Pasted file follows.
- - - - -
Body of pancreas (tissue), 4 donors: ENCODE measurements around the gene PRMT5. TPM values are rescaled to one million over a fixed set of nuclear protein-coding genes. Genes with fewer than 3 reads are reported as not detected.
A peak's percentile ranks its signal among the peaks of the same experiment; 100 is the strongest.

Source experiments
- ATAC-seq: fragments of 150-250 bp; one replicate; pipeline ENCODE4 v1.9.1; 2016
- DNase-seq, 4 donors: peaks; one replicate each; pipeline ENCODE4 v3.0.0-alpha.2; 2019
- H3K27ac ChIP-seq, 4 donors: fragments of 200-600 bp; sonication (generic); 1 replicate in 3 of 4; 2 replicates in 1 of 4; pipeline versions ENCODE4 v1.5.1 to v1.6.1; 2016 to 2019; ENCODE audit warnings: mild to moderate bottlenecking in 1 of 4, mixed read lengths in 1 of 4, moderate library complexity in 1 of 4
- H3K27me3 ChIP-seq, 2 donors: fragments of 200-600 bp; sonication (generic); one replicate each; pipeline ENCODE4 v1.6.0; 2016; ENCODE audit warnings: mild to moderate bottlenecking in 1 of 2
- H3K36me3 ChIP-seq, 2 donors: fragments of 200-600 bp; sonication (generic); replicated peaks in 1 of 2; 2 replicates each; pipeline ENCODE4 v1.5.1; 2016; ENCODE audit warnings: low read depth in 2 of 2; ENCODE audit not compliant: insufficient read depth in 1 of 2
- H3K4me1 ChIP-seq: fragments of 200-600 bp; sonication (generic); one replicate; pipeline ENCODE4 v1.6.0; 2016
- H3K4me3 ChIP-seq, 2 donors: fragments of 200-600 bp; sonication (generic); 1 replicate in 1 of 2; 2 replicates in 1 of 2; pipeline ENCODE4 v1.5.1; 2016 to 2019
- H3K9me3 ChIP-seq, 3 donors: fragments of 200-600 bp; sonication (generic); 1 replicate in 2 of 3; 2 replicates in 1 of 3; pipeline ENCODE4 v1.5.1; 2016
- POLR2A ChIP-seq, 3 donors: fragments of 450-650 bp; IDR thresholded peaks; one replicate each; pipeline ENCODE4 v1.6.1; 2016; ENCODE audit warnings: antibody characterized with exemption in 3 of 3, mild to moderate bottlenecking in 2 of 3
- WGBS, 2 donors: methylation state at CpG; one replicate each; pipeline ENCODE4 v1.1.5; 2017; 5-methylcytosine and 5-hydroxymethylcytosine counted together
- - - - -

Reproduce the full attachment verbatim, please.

Body of pancreas (tissue), 4 donors: ENCODE measurements around the gene PRMT5. TPM values are rescaled to one million over a fixed set of nuclear protein-coding genes. Genes with fewer than 3 reads are reported as not detected.
A peak's percentile ranks its signal among the peaks of the same experiment; 100 is the strongest.

Source experiments
- ATAC-seq: fragments of 150-250 bp; one replicate; pipeline ENCODE4 v1.9.1; 2016
- DNase-seq, 4 donors: peaks; one replicate each; pipeline ENCODE4 v3.0.0-alpha.2; 2019
- H3K27ac ChIP-seq, 4 donors: fragments of 200-600 bp; sonication (generic); 1 replicate in 3 of 4; 2 replicates in 1 of 4; pipeline versions ENCODE4 v1.5.1 to v1.6.1; 2016 to 2019; ENCODE audit warnings: mild to moderate bottlenecking in 1 of 4, mixed read lengths in 1 of 4, moderate library complexity in 1 of 4
- H3K27me3 ChIP-seq, 2 donors: fragments of 200-600 bp; sonication (generic); one replicate each; pipeline ENCODE4 v1.6.0; 2016; ENCODE audit warnings: mild to moderate bottlenecking in 1 of 2
- H3K36me3 ChIP-seq, 2 donors: fragments of 200-600 bp; sonication (generic); replicated peaks in 1 of 2; 2 replicates each; pipeline ENCODE4 v1.5.1; 2016; ENCODE audit warnings: low read depth in 2 of 2; ENCODE audit not compliant: insufficient read depth in 1 of 2
- H3K4me1 ChIP-seq: fragments of 200-600 bp; sonication (generic); one replicate; pipeline ENCODE4 v1.6.0; 2016
- H3K4me3 ChIP-seq, 2 donors: fragments of 200-600 bp; sonication (generic); 1 replicate in 1 of 2; 2 replicates in 1 of 2; pipeline ENCODE4 v1.5.1; 2016 to 2019
- H3K9me3 ChIP-seq, 3 donors: fragments of 200-600 bp; sonication (generic); 1 replicate in 2 of 3; 2 replicates in 1 of 3; pipeline ENCODE4 v1.5.1; 2016
- POLR2A ChIP-seq, 3 donors: fragments of 450-650 bp; IDR thresholded peaks; one replicate each; pipeline ENCODE4 v1.6.1; 2016; ENCODE audit warnings: antibody characterized with exemption in 3 of 3, mild to moderate bottlenecking in 2 of 3
- WGBS, 2 donors: methylation state at CpG; one replicate each; pipeline ENCODE4 v1.1.5; 2017; 5-methylcytosine and 5-hydroxymethylcytosine counted together